Under the sway of this exaggeration of the vice-president's role, Democrats are bound to exaggerate the importance of their newest VP candidate, Senator Biden. The senator is, by most objective accounts, a perfectly respectable individual who has served in the U. S. Senate since the age of 30. Now 65, he is a long-time member, and current chairman, of the Senate Foreign Relations Committee. He ran for the Democratic nomination for the presidency in 1988 and 2008, but failed to win his party's nomination either time. Of course, he is a doctrinaire liberal who fails to "balance" the ticket in an ideological sense.
Nevertheless, Mr. Biden is not unreasonable for Mr. Obama's ticket. He does add a certain sense of maturity to the young Mr. Obama, and he brings senatorial experience in foreign matters - one of Mr. Obama's most glaring deficiencies. Although Democrats try to depict Mr. Biden as a Washington "outsider", his 36 years in the Senate belie that story. Anyone serving in the World's Greatest Deliberative Body for that long can't credibly claim outsider status. His imagined appeal to blue-collar Catholic voters also seems suspect, given his uncompromising pro-choice stance. Thus, Mr. Biden is OK for the Democratic ticket, but does he reach "savior" status? Not unless you think the ticket really needed saving.
That, of course, is the 64 million-dollar question. In other words, is Mr. Obama slipping in the polls because of his perceived lack of foreign policy experience? Or is there a deeper problem that neither Mr. Biden, nor any other VP-candidate, can fix? The former is the media's conviction, but I believe the latter is the case. Yes, Mr. Obama is green as a bean in foreign affairs. His responses to the Russia-Georgia situation seemed "weak and amateurish" - in the words of Barry Casselman of the Washington Times. But his problem goes deeper than this.
Pundits and campaign officials have prattled about Mr. Obama needing to "get his message out" - their assumption being that once people know what he really stands for, all will be well. But if Mr. Obama hasn't put his message out there yet, after all his soaring rhetoric and fawning media coverage, he's probably not going to do it. No, the "message" claim won't do. Mr. Obama isn't steadily slipping in the polls because voters don't know who he is and haven't grasped his message, but because, increasingly, they do know, and have grasped it.
Mr. Obama has that smooth, unflappable persona that Americans like in a leader. He's cool and black, not angry and black. He has mastered the technique of soaring rhetoric that excites his followers and earns the admiration of even jaded old-timers like yours truly. He has the cute-family thing going, with a handsome wife and two adorable young girls. He looks good; his tall, slender form wears those impeccably tailored suits beautifully. Women swoon over him. Oprah loves him. Hollywood is ga-ga. The candidate speaks of himself in messianic language.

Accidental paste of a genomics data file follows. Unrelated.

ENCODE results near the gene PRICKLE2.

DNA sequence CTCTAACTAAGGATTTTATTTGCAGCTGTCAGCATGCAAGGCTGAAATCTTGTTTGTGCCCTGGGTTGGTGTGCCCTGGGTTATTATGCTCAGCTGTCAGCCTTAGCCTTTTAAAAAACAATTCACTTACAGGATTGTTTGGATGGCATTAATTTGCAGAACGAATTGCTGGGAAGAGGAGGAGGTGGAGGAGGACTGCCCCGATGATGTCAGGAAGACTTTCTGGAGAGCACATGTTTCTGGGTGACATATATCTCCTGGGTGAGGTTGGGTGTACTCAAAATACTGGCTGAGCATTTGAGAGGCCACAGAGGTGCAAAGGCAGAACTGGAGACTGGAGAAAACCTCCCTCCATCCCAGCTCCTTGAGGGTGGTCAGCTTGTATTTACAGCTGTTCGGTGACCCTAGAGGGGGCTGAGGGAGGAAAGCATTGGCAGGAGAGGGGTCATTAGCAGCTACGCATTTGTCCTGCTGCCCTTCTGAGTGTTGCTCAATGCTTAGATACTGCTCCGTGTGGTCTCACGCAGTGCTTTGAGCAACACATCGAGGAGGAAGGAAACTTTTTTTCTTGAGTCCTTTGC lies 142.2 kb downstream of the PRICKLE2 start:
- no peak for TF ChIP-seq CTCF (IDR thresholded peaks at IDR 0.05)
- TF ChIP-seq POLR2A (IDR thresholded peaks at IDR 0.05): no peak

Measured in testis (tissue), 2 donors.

It is Mr. Obama's message - not his persona, his style or even his experience - that is the fatal flaw in his otherwise flawless campaign for the top prize of American politics. His message is not bold, new and hopeful. It is tired, old and retrograde. It is a rebottling of the same sour, old wine of envy politics in stylish new bottles. It pits the "have-nots" against the "haves", instead of vowing to help all Americans work, keep what they earn, and build wealth for their futures and families. It does not unify; it divides. It has all been tried before, and it has failed - abjectly, conclusively, ruinously.
But the lure of socialism is everlasting. One generation dies off, knowing that it simply cannot work, and another rises up to embrace it with the light of hope in their eyes. It all looks so new and wonderful. Surely, this is the way things were meant to be - community, generosity, each one helping his neighbor, all working together in a common interest. The cycle is unending. This is only the latest turn of the wheel, and Mr. Obama is the latest huckster peddling it.
Mr. Obama might succeed in pulling the wool over the eyes of enough voters long enough to win the presidency. With the media's help, he might even look pretty good in office for a time. But, inevitably, he will crash, because his program of "change" is rubbish. When the crash comes, the disappointment of those who believed in him will be great. Hopefully, the country will survive it. We survived the Clintons. We can survive this guy.
Being of a more optimistic mind than hoping for mere survival, however, I expect a great falling-away of voters from Mr. Obama in the two months before the election. The Hope, Change, We're-the-ones-we've-been-waiting-for chorus of his long campaign will finally wear thin - as it evidently is already. (Recent Zogby polls had Mr. McCain pulling ahead of Mr. Obama by five percentage points, nationally.) Voters will look behind the curtain and find that the little man pulling the levers is actually Jimmy Carter - or someone very like him. They will not be fooled a second time.